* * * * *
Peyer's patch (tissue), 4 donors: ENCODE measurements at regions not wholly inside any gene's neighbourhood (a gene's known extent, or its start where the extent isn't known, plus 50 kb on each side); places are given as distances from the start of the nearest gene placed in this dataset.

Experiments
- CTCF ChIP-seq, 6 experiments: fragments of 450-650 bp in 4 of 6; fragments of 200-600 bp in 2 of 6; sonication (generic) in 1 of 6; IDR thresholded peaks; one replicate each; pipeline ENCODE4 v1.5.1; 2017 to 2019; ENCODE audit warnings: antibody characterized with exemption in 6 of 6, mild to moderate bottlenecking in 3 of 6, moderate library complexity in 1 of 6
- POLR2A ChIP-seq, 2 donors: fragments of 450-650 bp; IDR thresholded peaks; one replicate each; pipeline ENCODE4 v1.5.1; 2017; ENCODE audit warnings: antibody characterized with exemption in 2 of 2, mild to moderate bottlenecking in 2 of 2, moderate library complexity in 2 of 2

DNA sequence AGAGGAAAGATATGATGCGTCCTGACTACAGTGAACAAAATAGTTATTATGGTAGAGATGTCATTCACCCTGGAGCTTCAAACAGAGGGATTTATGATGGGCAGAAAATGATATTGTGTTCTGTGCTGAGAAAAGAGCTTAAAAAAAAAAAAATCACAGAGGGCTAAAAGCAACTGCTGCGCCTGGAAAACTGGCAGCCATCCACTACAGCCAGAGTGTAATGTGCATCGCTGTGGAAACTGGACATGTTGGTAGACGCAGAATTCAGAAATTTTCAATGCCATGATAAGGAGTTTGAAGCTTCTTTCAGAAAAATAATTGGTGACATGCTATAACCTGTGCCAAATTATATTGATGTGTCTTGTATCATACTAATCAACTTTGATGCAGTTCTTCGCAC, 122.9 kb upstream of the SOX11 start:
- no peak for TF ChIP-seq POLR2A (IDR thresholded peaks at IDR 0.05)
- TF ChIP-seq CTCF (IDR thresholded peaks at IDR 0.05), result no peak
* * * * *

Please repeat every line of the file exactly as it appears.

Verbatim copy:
Peyer's patch (tissue), 4 donors: ENCODE measurements at regions not wholly inside any gene's neighbourhood (a gene's known extent, or its start where the extent isn't known, plus 50 kb on each side); places are given as distances from the start of the nearest gene placed in this dataset.

Experiments
- CTCF ChIP-seq, 6 experiments: fragments of 450-650 bp in 4 of 6; fragments of 200-600 bp in 2 of 6; sonication (generic) in 1 of 6; IDR thresholded peaks; one replicate each; pipeline ENCODE4 v1.5.1; 2017 to 2019; ENCODE audit warnings: antibody characterized with exemption in 6 of 6, mild to moderate bottlenecking in 3 of 6, moderate library complexity in 1 of 6
- POLR2A ChIP-seq, 2 donors: fragments of 450-650 bp; IDR thresholded peaks; one replicate each; pipeline ENCODE4 v1.5.1; 2017; ENCODE audit warnings: antibody characterized with exemption in 2 of 2, mild to moderate bottlenecking in 2 of 2, moderate library complexity in 2 of 2

DNA sequence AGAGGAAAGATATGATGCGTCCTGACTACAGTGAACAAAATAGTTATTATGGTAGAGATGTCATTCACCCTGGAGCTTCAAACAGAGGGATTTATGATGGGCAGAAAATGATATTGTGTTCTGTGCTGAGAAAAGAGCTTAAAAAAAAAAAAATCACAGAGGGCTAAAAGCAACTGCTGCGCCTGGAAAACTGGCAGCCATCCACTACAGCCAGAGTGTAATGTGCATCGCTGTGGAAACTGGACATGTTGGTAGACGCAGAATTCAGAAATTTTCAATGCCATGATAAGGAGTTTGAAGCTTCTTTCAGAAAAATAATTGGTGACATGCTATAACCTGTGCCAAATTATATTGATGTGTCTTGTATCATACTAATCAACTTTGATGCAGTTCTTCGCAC, 122.9 kb upstream of the SOX11 start:
- no peak for TF ChIP-seq POLR2A (IDR thresholded peaks at IDR 0.05)
- TF ChIP-seq CTCF (IDR thresholded peaks at IDR 0.05), result no peak